DeLauro turned and leaned toward the questioner and squinted in the fashion of Clint Eastwood, at least to the extent possible for a 78-year-old woman whose eyes were framed by a shock of purple hair and a mask splashed with bright colors.

“It’s not going to be a one-year thing,” DeLauro said.

DeLauro got down on her knees to talk to the children at the West Haven Child Development Center. Daniela Altimari / Hartford Courant

Promises have been made. Joe Biden ran on the issue then doubled down in a call to a Democratic policy retreat. House Speaker Nancy Pelosi is on board. So is Richard  Neal, the Springfield Congressman who chairs the tax-writing Ways and Means Committee.

“I think this was Richie Neal who said to me, ‘Rosa, it’s harder to take something out of the tax code than it is to put it back into the tax code,’” DeLauro said.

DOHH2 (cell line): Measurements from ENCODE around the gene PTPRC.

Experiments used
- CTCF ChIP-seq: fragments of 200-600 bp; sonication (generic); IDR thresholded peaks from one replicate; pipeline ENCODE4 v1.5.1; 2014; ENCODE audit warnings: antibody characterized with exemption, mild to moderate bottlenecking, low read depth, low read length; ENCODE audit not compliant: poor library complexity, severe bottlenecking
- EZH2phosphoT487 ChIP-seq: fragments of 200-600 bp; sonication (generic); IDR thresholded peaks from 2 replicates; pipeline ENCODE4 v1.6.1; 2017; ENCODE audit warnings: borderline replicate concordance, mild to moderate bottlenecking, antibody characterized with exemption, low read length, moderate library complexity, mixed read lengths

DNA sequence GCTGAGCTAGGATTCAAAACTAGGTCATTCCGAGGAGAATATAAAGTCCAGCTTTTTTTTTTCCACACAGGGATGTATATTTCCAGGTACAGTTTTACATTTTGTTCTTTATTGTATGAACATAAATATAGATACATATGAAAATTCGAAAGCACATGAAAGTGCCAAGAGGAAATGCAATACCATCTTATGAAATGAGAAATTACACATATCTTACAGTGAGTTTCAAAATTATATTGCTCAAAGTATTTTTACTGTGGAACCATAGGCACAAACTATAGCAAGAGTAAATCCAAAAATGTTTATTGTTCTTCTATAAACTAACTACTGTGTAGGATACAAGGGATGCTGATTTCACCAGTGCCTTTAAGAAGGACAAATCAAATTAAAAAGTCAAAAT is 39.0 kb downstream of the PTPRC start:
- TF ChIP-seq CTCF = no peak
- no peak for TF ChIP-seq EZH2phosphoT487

Every Democrat is happy to take a bow for passage of the American Rescue Act, but Murphy and Blumenthal gave a nod to DeLauro, who is in her 30th year in Congress and her 18th year nudging, lobbying and, more recently, hectoring fellow Democrats to expand the child tax credit. 

“It’s really exciting that the vice president has chosen New Haven as one of her first stops since taking office,” Murphy said. “And I don’t think there’s any secret as to why we’re getting a little bit extra attention. It’s pretty good to have the Appropriations chairwoman be from New Haven.”

[Rosa DeLauro’s ascension would give New England an unprecedented 1-2 punch]

DeLauro took over the committee in January. That gave two neighboring New England members of Congress the Appropriations and Ways and Means gavels at the same time.

“I’m really grateful to chairwoman DeLauro for really sticking with the fight to expand the child tax credit, even when there were dark days, when folks didn’t think it would happen,” Murphy said. “We’re gonna obviously fight to make that provision permanent, because people are going to see what a difference it makes in the lives of kids and families over the course of the next year.”

But as the Biden White House was preparing to put the American Rescue Plan to bed, it did not contain the tax credit. It had already been shut out of the Heroes Act, but that was when Donald Trump was president and Mitch McConnell was Senate majority leader.